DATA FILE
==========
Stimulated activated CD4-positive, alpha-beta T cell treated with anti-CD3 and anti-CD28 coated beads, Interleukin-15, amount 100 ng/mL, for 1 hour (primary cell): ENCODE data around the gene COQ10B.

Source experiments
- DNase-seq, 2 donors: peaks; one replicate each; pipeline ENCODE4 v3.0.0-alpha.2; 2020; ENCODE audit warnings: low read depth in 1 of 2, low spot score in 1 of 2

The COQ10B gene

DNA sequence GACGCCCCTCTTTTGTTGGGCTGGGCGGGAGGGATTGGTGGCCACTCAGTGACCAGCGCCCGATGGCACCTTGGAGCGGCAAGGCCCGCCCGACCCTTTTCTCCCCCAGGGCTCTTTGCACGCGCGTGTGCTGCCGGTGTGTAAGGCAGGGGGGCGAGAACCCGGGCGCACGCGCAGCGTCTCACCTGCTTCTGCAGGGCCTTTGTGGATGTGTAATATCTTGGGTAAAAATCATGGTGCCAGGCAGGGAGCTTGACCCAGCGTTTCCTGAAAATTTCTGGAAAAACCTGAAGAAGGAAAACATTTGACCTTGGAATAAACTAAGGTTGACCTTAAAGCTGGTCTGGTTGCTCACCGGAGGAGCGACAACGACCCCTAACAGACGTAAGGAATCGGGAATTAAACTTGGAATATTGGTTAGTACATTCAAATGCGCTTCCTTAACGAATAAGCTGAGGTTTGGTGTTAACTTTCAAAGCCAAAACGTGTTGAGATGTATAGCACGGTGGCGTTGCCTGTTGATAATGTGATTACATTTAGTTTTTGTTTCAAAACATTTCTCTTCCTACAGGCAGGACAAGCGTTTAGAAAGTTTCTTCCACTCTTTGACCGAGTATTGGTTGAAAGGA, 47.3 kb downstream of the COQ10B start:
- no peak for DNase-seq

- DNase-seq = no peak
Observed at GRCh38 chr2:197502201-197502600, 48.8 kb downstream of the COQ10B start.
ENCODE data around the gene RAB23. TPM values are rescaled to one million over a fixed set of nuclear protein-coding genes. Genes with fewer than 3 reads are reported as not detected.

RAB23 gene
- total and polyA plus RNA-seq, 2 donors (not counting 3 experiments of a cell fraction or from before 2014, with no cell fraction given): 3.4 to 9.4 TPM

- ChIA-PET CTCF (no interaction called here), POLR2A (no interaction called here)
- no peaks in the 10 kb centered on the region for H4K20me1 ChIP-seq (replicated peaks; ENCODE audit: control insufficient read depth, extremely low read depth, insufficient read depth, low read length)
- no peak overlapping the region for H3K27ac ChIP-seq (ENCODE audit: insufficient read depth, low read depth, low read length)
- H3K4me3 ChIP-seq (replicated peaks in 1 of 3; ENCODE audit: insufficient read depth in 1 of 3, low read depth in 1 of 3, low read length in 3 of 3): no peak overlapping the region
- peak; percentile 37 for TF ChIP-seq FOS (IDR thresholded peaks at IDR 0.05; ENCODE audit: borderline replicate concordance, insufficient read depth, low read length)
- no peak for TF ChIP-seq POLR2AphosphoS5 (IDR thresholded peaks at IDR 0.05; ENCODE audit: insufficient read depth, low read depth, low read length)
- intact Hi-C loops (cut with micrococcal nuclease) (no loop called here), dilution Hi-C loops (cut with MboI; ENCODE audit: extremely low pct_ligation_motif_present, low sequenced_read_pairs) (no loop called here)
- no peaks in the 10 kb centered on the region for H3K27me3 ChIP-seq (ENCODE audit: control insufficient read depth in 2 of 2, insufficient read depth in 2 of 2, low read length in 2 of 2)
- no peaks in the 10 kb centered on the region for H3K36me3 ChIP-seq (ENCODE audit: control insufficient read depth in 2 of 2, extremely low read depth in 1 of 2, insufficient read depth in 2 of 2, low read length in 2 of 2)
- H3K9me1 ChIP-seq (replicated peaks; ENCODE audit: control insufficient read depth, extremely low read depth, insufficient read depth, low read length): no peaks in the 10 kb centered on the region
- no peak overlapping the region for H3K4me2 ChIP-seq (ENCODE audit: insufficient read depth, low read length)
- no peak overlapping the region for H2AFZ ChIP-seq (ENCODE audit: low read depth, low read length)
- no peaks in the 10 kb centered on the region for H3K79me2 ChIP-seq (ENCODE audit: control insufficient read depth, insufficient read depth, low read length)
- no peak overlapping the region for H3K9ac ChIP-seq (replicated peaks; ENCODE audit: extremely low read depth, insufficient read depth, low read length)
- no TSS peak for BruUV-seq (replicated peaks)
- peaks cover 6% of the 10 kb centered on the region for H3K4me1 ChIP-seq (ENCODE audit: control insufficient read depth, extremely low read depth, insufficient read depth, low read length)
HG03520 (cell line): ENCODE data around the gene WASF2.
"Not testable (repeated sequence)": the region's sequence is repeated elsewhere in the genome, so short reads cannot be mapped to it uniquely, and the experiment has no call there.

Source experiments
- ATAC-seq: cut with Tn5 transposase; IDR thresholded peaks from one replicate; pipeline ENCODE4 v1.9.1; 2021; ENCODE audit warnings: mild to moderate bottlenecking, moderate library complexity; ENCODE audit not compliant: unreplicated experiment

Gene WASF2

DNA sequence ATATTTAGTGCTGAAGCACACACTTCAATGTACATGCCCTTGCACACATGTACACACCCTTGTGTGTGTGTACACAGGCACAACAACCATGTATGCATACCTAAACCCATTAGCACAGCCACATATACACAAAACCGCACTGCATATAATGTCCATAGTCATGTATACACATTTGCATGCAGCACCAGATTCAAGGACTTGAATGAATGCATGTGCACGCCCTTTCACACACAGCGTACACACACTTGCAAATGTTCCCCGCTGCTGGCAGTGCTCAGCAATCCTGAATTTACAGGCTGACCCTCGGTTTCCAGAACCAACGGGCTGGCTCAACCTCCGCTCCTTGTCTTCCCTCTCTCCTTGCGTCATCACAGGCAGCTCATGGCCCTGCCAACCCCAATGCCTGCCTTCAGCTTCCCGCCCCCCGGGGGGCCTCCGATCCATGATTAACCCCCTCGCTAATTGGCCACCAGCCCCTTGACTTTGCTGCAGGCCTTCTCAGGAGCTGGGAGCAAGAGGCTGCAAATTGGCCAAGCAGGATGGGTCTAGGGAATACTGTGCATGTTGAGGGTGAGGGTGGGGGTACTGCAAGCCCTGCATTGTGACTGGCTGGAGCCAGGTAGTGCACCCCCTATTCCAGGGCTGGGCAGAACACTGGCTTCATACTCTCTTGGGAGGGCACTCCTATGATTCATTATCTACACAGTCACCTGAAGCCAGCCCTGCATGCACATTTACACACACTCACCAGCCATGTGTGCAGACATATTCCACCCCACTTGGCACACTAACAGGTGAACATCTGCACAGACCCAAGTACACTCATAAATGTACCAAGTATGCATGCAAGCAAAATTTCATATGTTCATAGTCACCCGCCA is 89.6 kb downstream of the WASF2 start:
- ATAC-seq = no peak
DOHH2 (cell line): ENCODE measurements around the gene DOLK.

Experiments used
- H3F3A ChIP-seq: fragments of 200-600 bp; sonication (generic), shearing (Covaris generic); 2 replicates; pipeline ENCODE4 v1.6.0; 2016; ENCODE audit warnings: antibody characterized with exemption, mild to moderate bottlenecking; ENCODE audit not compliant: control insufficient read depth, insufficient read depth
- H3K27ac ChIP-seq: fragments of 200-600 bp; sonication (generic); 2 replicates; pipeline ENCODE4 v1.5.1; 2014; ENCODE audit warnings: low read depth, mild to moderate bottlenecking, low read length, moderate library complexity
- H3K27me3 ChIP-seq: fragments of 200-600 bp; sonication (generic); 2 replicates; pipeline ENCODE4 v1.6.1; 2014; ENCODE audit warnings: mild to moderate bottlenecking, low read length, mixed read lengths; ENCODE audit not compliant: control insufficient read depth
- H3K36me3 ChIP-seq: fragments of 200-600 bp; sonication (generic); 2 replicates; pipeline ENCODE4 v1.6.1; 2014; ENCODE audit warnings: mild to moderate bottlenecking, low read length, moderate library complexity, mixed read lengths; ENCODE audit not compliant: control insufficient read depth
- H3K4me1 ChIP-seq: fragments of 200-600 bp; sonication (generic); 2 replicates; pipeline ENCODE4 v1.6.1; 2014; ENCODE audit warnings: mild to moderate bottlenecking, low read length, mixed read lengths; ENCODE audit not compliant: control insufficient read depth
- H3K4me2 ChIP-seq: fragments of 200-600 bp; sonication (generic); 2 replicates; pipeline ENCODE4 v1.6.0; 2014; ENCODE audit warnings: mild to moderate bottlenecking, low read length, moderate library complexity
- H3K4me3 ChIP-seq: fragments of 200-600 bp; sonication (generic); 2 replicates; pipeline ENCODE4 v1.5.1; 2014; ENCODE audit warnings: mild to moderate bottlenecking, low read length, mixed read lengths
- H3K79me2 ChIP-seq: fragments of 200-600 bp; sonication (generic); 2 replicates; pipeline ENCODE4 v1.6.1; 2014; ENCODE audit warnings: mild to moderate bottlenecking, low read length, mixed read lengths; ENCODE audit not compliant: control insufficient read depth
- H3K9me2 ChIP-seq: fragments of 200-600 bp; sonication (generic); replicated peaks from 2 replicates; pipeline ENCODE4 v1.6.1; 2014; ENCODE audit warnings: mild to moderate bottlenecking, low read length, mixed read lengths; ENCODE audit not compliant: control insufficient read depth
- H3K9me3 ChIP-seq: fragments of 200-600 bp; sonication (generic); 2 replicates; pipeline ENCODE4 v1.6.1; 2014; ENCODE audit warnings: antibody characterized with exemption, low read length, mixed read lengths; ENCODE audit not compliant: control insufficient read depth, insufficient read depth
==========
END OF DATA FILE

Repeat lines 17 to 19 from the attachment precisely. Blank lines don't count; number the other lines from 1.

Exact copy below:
- no peak for TF ChIP-seq POLR2AphosphoS5 (IDR thresholded peaks at IDR 0.05; ENCODE audit: insufficient read depth, low read depth, low read length)
- intact Hi-C loops (cut with micrococcal nuclease) (no loop called here), dilution Hi-C loops (cut with MboI; ENCODE audit: extremely low pct_ligation_motif_present, low sequenced_read_pairs) (no loop called here)
- no peaks in the 10 kb centered on the region for H3K27me3 ChIP-seq (ENCODE audit: control insufficient read depth in 2 of 2, insufficient read depth in 2 of 2, low read length in 2 of 2)